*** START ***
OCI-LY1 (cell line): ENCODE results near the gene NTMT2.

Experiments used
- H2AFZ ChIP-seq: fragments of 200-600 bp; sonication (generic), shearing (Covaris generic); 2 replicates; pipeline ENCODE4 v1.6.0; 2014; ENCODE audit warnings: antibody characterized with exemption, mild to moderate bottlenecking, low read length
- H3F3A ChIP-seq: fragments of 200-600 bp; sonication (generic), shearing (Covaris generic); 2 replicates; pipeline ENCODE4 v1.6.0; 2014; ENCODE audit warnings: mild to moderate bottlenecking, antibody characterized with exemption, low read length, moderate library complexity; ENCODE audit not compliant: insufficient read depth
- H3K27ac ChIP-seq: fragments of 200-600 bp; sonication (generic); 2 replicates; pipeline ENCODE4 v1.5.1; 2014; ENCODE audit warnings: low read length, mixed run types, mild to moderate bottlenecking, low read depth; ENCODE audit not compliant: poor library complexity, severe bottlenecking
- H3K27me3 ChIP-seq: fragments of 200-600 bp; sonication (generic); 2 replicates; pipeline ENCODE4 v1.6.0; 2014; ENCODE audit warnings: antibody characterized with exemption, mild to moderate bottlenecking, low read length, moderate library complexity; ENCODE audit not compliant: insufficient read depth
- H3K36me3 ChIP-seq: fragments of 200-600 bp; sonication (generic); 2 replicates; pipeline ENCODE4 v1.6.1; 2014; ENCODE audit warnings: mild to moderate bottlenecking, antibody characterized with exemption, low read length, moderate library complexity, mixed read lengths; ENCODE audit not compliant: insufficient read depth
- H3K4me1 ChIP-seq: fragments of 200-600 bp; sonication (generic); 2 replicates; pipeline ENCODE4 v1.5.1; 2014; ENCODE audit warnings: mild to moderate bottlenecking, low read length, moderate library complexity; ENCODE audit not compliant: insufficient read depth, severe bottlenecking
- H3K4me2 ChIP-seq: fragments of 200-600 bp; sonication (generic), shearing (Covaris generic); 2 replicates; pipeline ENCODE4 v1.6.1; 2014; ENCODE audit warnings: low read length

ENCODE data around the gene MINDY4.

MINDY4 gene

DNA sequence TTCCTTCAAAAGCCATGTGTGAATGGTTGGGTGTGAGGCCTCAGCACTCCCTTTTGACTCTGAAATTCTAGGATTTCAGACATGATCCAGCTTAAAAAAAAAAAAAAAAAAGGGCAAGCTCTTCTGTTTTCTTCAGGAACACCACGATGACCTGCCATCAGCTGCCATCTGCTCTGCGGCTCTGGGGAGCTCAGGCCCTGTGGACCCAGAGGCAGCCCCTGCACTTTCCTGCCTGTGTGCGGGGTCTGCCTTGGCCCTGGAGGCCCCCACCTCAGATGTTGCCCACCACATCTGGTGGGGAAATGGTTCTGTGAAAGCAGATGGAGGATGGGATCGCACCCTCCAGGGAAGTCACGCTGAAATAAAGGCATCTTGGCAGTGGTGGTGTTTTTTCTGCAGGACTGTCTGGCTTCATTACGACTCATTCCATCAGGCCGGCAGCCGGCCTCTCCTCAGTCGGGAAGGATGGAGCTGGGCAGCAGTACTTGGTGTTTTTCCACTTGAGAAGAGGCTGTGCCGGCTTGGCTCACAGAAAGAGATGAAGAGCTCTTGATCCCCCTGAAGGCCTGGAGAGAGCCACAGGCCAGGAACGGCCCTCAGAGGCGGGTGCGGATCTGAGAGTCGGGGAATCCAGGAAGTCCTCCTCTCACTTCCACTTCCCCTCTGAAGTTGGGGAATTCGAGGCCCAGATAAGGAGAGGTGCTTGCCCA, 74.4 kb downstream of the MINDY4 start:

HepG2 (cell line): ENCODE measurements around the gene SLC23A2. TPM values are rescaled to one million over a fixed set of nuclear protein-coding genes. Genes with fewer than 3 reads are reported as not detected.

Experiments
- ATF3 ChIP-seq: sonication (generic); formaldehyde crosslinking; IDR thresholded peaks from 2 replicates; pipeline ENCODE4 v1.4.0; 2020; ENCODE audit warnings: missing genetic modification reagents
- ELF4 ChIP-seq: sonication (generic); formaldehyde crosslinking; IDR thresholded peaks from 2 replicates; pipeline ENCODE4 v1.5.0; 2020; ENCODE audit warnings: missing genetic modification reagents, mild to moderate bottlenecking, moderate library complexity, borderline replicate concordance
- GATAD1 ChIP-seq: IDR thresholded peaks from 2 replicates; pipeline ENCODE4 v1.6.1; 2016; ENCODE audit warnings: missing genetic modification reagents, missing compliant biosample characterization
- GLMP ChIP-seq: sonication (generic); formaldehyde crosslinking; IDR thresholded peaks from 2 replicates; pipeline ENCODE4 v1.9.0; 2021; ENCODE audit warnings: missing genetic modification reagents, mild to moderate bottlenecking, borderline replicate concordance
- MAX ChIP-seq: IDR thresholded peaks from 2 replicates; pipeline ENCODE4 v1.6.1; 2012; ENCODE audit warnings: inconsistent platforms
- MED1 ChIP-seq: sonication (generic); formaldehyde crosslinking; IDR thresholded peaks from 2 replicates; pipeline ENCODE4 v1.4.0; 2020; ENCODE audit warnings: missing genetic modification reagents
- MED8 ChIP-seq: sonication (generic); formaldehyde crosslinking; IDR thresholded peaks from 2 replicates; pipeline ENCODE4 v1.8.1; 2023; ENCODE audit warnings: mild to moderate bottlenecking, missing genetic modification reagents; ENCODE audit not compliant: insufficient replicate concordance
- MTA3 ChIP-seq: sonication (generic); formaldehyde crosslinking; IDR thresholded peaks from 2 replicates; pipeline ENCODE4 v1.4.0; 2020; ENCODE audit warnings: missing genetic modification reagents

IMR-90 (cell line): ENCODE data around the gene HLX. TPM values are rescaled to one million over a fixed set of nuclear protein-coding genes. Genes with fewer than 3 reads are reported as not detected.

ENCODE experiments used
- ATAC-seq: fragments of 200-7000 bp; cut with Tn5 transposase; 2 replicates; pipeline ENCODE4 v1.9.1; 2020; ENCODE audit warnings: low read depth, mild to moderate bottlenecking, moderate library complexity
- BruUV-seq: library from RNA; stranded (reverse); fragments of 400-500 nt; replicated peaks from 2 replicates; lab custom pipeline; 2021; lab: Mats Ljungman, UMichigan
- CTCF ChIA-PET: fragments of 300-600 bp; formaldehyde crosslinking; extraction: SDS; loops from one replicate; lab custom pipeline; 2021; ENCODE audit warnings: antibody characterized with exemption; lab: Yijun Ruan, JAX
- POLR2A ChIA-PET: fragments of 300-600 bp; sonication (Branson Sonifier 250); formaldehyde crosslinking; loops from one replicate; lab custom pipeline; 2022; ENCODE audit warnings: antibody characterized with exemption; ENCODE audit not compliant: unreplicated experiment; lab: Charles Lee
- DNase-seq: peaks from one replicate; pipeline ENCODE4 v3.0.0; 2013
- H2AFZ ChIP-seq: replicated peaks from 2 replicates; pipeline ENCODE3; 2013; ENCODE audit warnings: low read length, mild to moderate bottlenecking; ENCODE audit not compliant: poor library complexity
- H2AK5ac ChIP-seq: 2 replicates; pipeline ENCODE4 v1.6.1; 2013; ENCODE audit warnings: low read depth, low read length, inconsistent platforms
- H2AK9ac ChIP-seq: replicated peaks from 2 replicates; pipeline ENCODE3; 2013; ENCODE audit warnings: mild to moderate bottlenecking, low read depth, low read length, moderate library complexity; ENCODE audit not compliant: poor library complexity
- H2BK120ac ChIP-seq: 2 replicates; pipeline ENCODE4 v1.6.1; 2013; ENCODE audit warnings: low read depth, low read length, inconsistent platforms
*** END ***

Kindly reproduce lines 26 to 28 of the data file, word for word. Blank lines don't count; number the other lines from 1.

- BruUV-seq: library from RNA; stranded (reverse); fragments of 400-500 nt; replicated peaks from 2 replicates; lab custom pipeline; 2021; lab: Mats Ljungman, UMichigan
- CTCF ChIA-PET: fragments of 300-600 bp; formaldehyde crosslinking; extraction: SDS; loops from one replicate; lab custom pipeline; 2021; ENCODE audit warnings: antibody characterized with exemption; lab: Yijun Ruan, JAX
- POLR2A ChIA-PET: fragments of 300-600 bp; sonication (Branson Sonifier 250); formaldehyde crosslinking; loops from one replicate; lab custom pipeline; 2022; ENCODE audit warnings: antibody characterized with exemption; ENCODE audit not compliant: unreplicated experiment; lab: Charles Lee